Labor & Employment

EEOC: Overusing Background Checks May Lead to Discrimination

With advances in technology, it’s getting easier for hiring managers to conduct background checks on would-be employees.

But the Equal Employment Opportunity Commission is warning employers to be careful about how they use the information they find, especially if checks into criminal or credit histories have a disparate impact on protected minorities.

“Our sense is that the problem is snowballing because of the technology allowing these checks to be done with a fair amount of ease,” Carol Miaskoff, assistant legal counsel at the EEOC, tells the Associated Press.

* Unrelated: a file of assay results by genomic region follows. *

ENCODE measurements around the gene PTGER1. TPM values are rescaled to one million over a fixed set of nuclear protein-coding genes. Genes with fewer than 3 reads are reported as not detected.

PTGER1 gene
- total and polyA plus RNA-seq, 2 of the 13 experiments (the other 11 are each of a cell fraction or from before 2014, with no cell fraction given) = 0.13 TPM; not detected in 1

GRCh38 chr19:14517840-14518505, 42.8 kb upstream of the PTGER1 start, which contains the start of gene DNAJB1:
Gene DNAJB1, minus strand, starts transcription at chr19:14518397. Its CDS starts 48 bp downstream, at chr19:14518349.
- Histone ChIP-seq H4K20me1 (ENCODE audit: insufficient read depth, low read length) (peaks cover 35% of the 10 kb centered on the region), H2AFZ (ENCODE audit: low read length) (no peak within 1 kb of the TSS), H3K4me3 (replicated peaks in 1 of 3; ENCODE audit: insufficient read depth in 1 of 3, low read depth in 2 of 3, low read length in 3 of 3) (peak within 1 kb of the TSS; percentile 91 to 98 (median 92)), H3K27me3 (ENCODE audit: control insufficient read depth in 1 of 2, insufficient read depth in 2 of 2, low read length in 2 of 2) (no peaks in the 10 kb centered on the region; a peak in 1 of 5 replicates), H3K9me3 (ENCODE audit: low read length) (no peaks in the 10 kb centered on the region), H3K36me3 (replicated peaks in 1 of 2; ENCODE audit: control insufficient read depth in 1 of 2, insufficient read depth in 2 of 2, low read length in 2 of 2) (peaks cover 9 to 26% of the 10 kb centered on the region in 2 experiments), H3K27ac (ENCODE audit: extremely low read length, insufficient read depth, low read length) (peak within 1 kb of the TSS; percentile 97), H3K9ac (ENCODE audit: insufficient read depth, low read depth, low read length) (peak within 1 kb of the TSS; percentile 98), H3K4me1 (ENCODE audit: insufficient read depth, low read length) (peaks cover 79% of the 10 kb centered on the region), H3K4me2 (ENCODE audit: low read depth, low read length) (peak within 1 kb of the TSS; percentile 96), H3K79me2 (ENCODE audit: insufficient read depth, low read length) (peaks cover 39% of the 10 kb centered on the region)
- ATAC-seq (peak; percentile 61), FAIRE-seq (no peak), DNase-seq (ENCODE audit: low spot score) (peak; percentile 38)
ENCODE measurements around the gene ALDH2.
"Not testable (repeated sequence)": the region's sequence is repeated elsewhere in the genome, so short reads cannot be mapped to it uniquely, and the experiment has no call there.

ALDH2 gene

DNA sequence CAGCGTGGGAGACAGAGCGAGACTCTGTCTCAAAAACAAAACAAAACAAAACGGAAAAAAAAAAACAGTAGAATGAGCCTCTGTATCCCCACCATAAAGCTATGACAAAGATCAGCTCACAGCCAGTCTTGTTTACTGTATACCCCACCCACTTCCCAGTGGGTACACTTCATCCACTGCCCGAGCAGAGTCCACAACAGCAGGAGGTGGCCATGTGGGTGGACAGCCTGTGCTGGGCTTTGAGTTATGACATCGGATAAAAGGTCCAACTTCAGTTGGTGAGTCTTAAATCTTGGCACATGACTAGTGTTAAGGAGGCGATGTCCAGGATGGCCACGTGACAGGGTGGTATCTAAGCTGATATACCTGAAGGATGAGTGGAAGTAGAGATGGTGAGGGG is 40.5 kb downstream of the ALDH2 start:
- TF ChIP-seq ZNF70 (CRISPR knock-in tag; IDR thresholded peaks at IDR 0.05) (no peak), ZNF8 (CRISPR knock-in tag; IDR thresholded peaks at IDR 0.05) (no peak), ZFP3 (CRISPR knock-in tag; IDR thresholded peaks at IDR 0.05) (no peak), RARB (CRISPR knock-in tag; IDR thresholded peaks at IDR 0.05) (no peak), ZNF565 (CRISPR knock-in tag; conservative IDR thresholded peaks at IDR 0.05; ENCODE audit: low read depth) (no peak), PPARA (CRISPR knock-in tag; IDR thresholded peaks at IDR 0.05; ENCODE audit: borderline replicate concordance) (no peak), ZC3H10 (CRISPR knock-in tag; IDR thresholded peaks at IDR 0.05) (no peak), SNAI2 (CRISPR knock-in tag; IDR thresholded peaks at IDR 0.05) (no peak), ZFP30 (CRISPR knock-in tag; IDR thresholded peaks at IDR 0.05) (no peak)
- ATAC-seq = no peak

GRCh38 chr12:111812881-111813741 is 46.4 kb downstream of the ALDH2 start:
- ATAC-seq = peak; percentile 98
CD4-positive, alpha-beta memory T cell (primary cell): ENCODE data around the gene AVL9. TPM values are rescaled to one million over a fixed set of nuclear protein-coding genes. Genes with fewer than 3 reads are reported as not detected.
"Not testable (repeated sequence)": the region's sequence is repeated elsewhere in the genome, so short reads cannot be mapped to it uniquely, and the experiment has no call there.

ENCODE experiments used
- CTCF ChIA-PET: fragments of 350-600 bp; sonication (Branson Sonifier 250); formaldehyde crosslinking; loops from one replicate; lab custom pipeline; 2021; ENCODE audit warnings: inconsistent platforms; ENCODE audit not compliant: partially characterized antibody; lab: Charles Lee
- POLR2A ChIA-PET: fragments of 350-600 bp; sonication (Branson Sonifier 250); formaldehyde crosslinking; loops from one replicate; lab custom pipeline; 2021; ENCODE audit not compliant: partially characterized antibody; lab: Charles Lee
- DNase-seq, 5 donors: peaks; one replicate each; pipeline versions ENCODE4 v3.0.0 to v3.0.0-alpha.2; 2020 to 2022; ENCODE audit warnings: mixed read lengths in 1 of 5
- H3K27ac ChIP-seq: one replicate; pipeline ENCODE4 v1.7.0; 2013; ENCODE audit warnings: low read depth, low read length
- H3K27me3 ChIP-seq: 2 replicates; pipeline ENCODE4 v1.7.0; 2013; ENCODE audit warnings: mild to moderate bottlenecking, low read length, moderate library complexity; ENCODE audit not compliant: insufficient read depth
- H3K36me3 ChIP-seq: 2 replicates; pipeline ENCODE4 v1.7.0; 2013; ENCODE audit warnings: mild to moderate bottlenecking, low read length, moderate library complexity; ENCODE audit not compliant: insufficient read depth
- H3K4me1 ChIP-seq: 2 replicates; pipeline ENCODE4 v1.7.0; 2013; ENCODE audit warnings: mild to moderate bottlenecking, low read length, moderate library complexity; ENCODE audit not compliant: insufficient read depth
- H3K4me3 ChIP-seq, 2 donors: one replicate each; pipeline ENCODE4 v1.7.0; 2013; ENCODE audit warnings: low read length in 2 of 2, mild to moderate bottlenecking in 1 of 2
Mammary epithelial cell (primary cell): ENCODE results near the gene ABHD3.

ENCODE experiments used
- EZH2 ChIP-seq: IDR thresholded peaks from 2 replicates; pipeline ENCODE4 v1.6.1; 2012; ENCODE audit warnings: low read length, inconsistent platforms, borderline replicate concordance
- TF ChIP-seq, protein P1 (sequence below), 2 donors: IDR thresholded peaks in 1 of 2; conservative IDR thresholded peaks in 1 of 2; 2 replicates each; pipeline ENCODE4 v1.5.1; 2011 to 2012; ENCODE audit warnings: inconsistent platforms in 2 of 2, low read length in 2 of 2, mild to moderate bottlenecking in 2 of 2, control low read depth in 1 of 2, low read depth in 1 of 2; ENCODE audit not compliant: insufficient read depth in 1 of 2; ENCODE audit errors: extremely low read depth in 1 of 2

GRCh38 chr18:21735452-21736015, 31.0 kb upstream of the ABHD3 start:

As the job market becomes more competitive, prospective employers are screening out people who have gone through bankruptcy or have had court judgments or other credit problems, issues that are more common during the recession.

The EEOC tells the AP that if employers consider criminal history, they must also consider the nature of the job, the seriousness of the offense and how long ago the incident occurred. “For example, it may make sense to disqualify a bank employee with a past conviction for embezzlement, but not necessarily for a DUI,” the story says.

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